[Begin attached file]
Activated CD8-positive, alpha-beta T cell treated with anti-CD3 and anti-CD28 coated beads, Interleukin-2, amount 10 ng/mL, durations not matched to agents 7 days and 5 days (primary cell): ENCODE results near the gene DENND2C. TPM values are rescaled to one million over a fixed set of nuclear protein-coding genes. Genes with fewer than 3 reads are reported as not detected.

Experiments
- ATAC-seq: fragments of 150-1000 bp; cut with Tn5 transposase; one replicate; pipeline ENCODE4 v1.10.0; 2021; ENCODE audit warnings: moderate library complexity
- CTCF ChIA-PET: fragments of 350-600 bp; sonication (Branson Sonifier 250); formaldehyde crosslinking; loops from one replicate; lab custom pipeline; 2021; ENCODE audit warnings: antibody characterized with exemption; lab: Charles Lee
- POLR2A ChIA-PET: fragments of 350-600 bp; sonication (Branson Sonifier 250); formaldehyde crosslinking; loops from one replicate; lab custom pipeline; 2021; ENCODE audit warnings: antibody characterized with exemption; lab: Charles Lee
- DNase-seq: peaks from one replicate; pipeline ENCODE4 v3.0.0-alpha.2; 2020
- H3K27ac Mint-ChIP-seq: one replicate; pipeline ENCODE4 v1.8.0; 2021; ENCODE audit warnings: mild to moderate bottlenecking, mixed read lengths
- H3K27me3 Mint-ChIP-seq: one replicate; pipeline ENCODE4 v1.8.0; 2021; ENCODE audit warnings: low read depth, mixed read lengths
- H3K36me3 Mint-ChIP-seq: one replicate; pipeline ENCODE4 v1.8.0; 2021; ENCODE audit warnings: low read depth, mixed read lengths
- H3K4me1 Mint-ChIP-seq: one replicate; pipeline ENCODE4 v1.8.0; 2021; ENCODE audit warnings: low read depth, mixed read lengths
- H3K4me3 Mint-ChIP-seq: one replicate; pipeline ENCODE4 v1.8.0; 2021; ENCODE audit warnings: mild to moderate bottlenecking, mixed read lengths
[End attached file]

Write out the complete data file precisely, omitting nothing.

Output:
Activated CD8-positive, alpha-beta T cell treated with anti-CD3 and anti-CD28 coated beads, Interleukin-2, amount 10 ng/mL, durations not matched to agents 7 days and 5 days (primary cell): ENCODE results near the gene DENND2C. TPM values are rescaled to one million over a fixed set of nuclear protein-coding genes. Genes with fewer than 3 reads are reported as not detected.

Experiments
- ATAC-seq: fragments of 150-1000 bp; cut with Tn5 transposase; one replicate; pipeline ENCODE4 v1.10.0; 2021; ENCODE audit warnings: moderate library complexity
- CTCF ChIA-PET: fragments of 350-600 bp; sonication (Branson Sonifier 250); formaldehyde crosslinking; loops from one replicate; lab custom pipeline; 2021; ENCODE audit warnings: antibody characterized with exemption; lab: Charles Lee
- POLR2A ChIA-PET: fragments of 350-600 bp; sonication (Branson Sonifier 250); formaldehyde crosslinking; loops from one replicate; lab custom pipeline; 2021; ENCODE audit warnings: antibody characterized with exemption; lab: Charles Lee
- DNase-seq: peaks from one replicate; pipeline ENCODE4 v3.0.0-alpha.2; 2020
- H3K27ac Mint-ChIP-seq: one replicate; pipeline ENCODE4 v1.8.0; 2021; ENCODE audit warnings: mild to moderate bottlenecking, mixed read lengths
- H3K27me3 Mint-ChIP-seq: one replicate; pipeline ENCODE4 v1.8.0; 2021; ENCODE audit warnings: low read depth, mixed read lengths
- H3K36me3 Mint-ChIP-seq: one replicate; pipeline ENCODE4 v1.8.0; 2021; ENCODE audit warnings: low read depth, mixed read lengths
- H3K4me1 Mint-ChIP-seq: one replicate; pipeline ENCODE4 v1.8.0; 2021; ENCODE audit warnings: low read depth, mixed read lengths
- H3K4me3 Mint-ChIP-seq: one replicate; pipeline ENCODE4 v1.8.0; 2021; ENCODE audit warnings: mild to moderate bottlenecking, mixed read lengths